No plants, no O2 production.
No O2, we die.
"atmospheric carbon dioxide levels and global temperatures have fluctuated wildly over the earth’s long history."
Yes, they have. There's a wonderful book, The Ends of the World by Peter Brannen, which describes how "our world has ended five times: it has been broiled, frozen, poison-gassed, smothered, and pelted by asteroids." What struck me about this book was the concept that with each mass extinction, life survived, but in such a totally different form that Earth became essentially an entirely different planet. It's been a while, but I recall the author seem to be on the anthropogenic climate change team. Despite that, it's a great read.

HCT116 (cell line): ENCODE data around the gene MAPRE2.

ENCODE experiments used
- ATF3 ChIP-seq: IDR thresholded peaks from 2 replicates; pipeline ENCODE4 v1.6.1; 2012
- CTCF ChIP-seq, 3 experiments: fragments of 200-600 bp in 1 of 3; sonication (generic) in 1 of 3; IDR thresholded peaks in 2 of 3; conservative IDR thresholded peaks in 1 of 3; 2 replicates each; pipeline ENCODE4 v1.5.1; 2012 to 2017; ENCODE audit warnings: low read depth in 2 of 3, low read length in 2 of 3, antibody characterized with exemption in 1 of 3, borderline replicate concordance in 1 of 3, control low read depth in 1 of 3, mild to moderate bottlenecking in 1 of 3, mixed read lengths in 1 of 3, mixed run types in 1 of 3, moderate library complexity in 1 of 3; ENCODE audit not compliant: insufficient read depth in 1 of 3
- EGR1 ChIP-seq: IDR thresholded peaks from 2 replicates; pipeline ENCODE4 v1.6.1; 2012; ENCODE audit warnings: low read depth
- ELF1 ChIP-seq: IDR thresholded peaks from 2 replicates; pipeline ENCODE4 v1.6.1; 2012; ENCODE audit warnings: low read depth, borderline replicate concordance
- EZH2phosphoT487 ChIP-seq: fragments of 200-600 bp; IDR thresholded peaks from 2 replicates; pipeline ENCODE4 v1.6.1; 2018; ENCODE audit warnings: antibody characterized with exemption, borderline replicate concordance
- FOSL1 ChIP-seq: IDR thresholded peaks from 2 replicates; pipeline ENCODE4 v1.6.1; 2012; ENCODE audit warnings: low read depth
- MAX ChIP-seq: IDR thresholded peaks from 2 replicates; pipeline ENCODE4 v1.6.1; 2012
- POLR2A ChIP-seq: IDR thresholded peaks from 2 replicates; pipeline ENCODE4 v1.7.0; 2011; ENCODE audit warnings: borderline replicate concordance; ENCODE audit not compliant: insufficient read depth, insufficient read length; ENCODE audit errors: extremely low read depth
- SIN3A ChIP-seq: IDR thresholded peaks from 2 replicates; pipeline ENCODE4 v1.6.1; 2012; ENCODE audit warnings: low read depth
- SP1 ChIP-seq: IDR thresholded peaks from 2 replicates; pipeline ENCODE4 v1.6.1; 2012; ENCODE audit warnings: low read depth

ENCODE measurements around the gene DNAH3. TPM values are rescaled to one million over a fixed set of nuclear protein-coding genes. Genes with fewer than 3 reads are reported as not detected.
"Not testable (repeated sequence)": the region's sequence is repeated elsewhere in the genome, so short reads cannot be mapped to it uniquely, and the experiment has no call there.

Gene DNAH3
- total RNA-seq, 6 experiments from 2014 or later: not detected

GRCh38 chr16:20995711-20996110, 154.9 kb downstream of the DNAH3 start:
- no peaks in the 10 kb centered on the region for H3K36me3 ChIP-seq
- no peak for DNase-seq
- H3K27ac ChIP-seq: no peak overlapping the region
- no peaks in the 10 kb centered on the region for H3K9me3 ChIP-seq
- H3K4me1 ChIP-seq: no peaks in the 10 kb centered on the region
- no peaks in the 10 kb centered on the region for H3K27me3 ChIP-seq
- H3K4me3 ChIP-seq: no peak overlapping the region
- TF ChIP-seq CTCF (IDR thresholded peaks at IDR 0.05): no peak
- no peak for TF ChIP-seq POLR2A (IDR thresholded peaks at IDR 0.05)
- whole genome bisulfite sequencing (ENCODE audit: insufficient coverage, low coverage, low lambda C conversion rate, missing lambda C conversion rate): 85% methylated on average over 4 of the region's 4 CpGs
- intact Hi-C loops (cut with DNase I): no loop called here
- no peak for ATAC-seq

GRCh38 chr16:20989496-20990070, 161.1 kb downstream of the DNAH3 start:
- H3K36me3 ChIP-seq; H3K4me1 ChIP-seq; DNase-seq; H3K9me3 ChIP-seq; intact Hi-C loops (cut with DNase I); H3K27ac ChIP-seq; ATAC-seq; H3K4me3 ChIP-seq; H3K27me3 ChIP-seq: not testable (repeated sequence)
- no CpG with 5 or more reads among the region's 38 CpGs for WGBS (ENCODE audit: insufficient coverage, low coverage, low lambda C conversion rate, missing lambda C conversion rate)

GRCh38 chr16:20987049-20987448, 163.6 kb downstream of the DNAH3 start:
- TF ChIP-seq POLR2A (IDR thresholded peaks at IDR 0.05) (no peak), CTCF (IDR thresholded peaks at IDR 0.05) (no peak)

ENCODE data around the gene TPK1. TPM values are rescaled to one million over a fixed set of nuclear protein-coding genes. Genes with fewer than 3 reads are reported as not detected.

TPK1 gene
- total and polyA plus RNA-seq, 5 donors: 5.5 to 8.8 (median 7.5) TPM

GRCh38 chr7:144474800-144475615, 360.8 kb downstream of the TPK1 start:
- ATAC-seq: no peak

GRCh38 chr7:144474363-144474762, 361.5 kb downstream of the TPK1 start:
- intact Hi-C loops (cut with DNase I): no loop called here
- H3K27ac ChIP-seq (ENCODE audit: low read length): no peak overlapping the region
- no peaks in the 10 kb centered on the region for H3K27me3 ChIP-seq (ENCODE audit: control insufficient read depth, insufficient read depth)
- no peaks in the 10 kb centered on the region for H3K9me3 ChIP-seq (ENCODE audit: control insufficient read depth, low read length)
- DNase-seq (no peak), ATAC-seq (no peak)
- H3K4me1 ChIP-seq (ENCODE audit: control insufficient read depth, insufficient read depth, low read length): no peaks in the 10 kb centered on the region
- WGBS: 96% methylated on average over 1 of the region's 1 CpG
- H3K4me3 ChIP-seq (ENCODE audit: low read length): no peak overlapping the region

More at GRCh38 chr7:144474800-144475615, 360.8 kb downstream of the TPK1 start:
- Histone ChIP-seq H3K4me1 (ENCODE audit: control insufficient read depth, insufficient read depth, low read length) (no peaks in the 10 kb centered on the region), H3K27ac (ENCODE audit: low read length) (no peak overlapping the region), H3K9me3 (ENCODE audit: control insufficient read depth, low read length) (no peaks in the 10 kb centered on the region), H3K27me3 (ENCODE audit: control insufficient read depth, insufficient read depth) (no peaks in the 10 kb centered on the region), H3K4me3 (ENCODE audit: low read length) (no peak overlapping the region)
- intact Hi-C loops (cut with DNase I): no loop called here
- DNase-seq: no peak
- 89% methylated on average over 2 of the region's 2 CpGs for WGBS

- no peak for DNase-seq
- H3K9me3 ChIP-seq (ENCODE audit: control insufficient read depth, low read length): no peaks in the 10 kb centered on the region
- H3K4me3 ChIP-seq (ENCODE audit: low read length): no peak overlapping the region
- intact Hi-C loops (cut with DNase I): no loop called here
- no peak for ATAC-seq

Anyway, what we are experiencing now is probably just one of the slight fluctuations, although we won't know until it's over, will we? Humans have search a short time-span-awareness, they expect things to remain static in perpetuity. That's unrealistic.
Finally, someone points out the advantages of the hydrocarbon economy. Nitrogen-fixing fertilizers are a wonderfully useful by-product of oil refining, and their widespread use has multiplied agricultural productivity, fed the world, and led to an actual decline in cultivated acreage - to the benefit of the environment. As American pundit Patrick Buchanan once pointed out to the climateers who wanted to ban fossil fuels: "Who wants to be the one to tell 800 million Africans that they're going to starve?"
Climate change is both a fraud and a scam
" . . . that wealthy American protectorate known as Europe." LOL! I'll never think of modern Europe in the same way again.